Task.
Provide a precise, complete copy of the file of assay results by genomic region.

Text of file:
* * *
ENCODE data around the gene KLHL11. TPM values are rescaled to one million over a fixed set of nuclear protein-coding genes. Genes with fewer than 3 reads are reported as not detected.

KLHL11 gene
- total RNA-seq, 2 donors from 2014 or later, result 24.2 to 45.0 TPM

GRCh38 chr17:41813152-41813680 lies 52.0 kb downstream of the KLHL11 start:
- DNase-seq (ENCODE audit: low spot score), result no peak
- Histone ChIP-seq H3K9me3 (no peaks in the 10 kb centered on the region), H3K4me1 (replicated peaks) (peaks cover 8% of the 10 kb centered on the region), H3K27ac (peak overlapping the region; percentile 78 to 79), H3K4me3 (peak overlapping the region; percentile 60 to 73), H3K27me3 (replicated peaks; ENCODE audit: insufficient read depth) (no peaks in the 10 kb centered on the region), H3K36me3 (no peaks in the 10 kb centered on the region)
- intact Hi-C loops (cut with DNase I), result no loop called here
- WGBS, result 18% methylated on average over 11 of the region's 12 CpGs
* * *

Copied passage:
ENCODE data around the gene KLHL11. TPM values are rescaled to one million over a fixed set of nuclear protein-coding genes. Genes with fewer than 3 reads are reported as not detected.

KLHL11 gene
- total RNA-seq, 2 donors from 2014 or later, result 24.2 to 45.0 TPM

GRCh38 chr17:41813152-41813680 lies 52.0 kb downstream of the KLHL11 start:
- DNase-seq (ENCODE audit: low spot score), result no peak
- Histone ChIP-seq H3K9me3 (no peaks in the 10 kb centered on the region), H3K4me1 (replicated peaks) (peaks cover 8% of the 10 kb centered on the region), H3K27ac (peak overlapping the region; percentile 78 to 79), H3K4me3 (peak overlapping the region; percentile 60 to 73), H3K27me3 (replicated peaks; ENCODE audit: insufficient read depth) (no peaks in the 10 kb centered on the region), H3K36me3 (no peaks in the 10 kb centered on the region)
- intact Hi-C loops (cut with DNase I), result no loop called here
- WGBS, result 18% methylated on average over 11 of the region's 12 CpGs